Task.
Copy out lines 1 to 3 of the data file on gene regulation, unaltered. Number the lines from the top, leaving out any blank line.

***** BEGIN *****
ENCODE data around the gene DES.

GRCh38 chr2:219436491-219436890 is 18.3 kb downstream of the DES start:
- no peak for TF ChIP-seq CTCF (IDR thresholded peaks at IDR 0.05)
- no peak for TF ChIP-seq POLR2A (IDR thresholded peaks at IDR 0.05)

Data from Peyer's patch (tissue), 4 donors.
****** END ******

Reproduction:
ENCODE data around the gene DES.

GRCh38 chr2:219436491-219436890 is 18.3 kb downstream of the DES start:
- no peak for TF ChIP-seq CTCF (IDR thresholded peaks at IDR 0.05)